In their regular feature “The Fact Checker,” The Washington Post examines a recent ad by the Obama campaign that relies exclusively on data and analysis done by The Wesleyan Media Project. While the data and analysis used are accurate, the President’s campaign willfully misrepresent its context to attack right-leaning SuperPACs. The Post looks at the details and calls “liar-lair” on the Obama Campaign (“Two Pinocchios” out of Four) on the ad for its out-of-context usage.

In a separate piece for The Washington Post, columnist Ruth Marcus cites The Wesleyan Media Project as she questions the President’s embracing of SuperPACs after he explicitly pledged he would never do so.

Herbst Discusses the Science of Interstellar Dust

On WNPR’s The Colin McEnroe Show, Bill Herbst, Chair and John Monroe Van Vleck Professor of Astronomy, joined a discussion on terrestrial and extraterrestrial dust and its effect on our lives. A podcast of the show can be found here. Herbst’s comments begin about 32:00 minute mark.

Gifts in Honor of Faculty Support Renovated Building Project

An anonymous donor provided the lead gift to name the new College of Letters library in honor of all COL faculty—those who taught in the past, those now teaching presently, and those who will join the COL faculty in the future.

The former Squash Courts Building located at 41 Wyllys Ave. on Wesleyan’s historic College Row has opened as the renovated home for Art History, the College of Letters and the Career Center.

Notably, several College of Letters and Art History alumni have provided gifts for the project to honor faculty members from their undergraduate days.

David Resnick ’81, P’13, joined by his wife Cathy Klema P’13, contributed the lead gift to name the Art History Wing in honor of John Paoletti, the William R. Kenan Professor Emeritus of the Humanities and Art History.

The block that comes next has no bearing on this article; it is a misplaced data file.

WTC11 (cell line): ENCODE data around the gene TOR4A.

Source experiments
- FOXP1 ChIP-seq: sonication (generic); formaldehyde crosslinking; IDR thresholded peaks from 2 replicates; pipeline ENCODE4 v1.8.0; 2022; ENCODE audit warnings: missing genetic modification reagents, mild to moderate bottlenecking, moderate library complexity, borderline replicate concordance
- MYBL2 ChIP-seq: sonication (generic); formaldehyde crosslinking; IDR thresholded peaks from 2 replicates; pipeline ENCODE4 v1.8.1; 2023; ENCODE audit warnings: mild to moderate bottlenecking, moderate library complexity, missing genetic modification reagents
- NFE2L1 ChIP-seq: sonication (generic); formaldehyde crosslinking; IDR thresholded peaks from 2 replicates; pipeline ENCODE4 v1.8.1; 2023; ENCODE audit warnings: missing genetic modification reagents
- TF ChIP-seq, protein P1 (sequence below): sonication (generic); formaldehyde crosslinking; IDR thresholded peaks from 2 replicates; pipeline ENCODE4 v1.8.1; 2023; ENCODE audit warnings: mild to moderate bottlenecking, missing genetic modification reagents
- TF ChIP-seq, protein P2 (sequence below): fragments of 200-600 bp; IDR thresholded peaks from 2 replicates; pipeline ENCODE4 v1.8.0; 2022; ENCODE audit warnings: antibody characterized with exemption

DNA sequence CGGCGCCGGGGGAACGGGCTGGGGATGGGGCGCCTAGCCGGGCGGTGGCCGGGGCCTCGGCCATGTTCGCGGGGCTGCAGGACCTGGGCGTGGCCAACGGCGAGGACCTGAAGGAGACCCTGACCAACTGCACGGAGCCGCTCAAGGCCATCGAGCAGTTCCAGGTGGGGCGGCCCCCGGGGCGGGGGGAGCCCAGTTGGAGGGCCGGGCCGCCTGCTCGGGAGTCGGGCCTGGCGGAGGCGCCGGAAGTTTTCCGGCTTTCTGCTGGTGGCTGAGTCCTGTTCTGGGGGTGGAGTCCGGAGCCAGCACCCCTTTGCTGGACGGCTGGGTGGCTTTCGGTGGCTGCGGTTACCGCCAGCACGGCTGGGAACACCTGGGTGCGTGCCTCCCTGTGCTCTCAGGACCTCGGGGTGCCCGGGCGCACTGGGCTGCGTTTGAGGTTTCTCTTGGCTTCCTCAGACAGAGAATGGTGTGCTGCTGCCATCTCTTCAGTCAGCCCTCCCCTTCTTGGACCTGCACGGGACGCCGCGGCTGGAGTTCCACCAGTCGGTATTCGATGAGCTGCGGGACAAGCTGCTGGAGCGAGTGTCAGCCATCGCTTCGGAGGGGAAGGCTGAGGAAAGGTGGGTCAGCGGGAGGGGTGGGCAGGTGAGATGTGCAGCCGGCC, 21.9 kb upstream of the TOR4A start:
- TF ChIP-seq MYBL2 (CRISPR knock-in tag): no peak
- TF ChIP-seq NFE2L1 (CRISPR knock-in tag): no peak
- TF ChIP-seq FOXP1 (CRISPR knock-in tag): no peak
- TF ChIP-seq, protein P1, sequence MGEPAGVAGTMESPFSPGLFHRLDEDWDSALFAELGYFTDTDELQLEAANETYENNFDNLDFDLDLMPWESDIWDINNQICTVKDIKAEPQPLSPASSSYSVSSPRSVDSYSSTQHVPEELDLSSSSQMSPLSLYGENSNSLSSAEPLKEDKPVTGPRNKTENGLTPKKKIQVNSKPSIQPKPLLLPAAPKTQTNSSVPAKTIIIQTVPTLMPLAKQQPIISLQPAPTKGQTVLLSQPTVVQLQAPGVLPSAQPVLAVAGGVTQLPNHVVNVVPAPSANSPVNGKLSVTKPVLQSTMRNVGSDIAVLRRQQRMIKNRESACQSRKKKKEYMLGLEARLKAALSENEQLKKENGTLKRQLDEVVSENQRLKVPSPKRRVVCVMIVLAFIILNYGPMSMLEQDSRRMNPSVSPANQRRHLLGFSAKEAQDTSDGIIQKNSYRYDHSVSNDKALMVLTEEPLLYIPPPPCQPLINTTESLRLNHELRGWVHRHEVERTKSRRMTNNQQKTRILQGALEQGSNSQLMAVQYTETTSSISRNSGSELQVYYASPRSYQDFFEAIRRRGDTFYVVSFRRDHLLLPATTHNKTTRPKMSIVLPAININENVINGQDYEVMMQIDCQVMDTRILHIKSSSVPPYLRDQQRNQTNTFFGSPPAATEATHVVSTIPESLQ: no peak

Resnick, now chairman of global financing advisory for the investment baking firm Rothschild Inc., was a European history major at Wesleyan, who earned an M.B.A. and J.D. from the University of Chicago. It was his Introduction to Art History course with Paoletti, he says “that really opened my eyes to art from a historical and sociological perspective.”

He recalls Paoletti as “passionate, enthusiastic, and knowledgeable,” and took further courses with him—20th Century Art History and Early Italian Renaissance Art. Later, he served as Paoletti’s teaching assistant for Introduction to Art History.

“The exposure to art and the ways to think about art

Long: Governor’s School Reform Scapegoats Teachers

In an OpEd in the Sunday Hartford Courant, Daniel Long, assistant professor of sociology, refutes Connecticut Governor Dannel P. Malloy’s assertion that the cause of the achievement gap between the state’s suburban schools and urban schools is the inconsistent quality of teachers and lack of school choice. Long says the problem is not teacher quality but income disparity among communities where the schools are located. Long says, “The biggest impact would come from policies that equalize the average socioeconomic status in all schools.”

Redfield Participates in NASA’s IBEX Mission Press Conference

Seth Redfield, assistant professor of astronomy, speaks at a press briefing about NASA's IBEX (Interstellar Boundary Explorer) spacecraft, which sampled multiple heavy elements from within our solar system and beyond. IBEX found some astonishing data in the process.

 

Seth Redfield had to cut short his first Astronomy 224 class of the 2012 spring semester, but he had a good excuse: he was presenting at an international press conference being held by NASA on one of its recent missions.

Redfield, an assistant professor of astronomy, was chosen by NASA to be a non-mission expert to help verify results from the space agency’s ongoing IBEX (Interstellar Boundary Explorer) mission, an unmanned probe that analyzes the interstellar boundary that protects much of our solar system, including the Earth, from deadly cosmic rays from interstellar space.

One of Redfield’s primary areas of research deals with these types of clouds, more generally known as local interstellar medium (LISM), and his models had been used by NASA in the past,